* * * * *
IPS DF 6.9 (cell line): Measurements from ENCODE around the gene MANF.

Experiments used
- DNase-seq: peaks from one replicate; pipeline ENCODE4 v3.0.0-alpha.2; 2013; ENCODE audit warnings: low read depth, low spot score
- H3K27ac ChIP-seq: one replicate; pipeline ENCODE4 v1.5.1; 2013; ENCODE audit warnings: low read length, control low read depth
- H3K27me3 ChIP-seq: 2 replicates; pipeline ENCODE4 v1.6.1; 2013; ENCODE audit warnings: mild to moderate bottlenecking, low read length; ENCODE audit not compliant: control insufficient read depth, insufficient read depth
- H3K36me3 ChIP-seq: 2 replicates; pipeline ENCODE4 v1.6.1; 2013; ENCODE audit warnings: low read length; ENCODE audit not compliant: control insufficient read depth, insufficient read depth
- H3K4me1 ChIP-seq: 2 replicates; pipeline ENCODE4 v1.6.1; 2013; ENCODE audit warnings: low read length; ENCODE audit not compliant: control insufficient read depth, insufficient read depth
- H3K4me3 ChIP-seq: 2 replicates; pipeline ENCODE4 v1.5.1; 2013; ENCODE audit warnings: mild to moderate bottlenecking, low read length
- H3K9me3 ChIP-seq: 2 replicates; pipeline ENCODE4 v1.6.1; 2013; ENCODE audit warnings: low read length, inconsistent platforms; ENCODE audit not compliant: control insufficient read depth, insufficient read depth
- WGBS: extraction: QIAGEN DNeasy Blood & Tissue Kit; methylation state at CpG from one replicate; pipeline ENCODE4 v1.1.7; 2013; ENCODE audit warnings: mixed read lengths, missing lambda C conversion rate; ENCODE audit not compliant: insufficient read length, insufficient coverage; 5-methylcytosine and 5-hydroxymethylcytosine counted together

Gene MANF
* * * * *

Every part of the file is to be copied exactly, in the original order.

IPS DF 6.9 (cell line): Measurements from ENCODE around the gene MANF.

Experiments used
- DNase-seq: peaks from one replicate; pipeline ENCODE4 v3.0.0-alpha.2; 2013; ENCODE audit warnings: low read depth, low spot score
- H3K27ac ChIP-seq: one replicate; pipeline ENCODE4 v1.5.1; 2013; ENCODE audit warnings: low read length, control low read depth
- H3K27me3 ChIP-seq: 2 replicates; pipeline ENCODE4 v1.6.1; 2013; ENCODE audit warnings: mild to moderate bottlenecking, low read length; ENCODE audit not compliant: control insufficient read depth, insufficient read depth
- H3K36me3 ChIP-seq: 2 replicates; pipeline ENCODE4 v1.6.1; 2013; ENCODE audit warnings: low read length; ENCODE audit not compliant: control insufficient read depth, insufficient read depth
- H3K4me1 ChIP-seq: 2 replicates; pipeline ENCODE4 v1.6.1; 2013; ENCODE audit warnings: low read length; ENCODE audit not compliant: control insufficient read depth, insufficient read depth
- H3K4me3 ChIP-seq: 2 replicates; pipeline ENCODE4 v1.5.1; 2013; ENCODE audit warnings: mild to moderate bottlenecking, low read length
- H3K9me3 ChIP-seq: 2 replicates; pipeline ENCODE4 v1.6.1; 2013; ENCODE audit warnings: low read length, inconsistent platforms; ENCODE audit not compliant: control insufficient read depth, insufficient read depth
- WGBS: extraction: QIAGEN DNeasy Blood & Tissue Kit; methylation state at CpG from one replicate; pipeline ENCODE4 v1.1.7; 2013; ENCODE audit warnings: mixed read lengths, missing lambda C conversion rate; ENCODE audit not compliant: insufficient read length, insufficient coverage; 5-methylcytosine and 5-hydroxymethylcytosine counted together

Gene MANF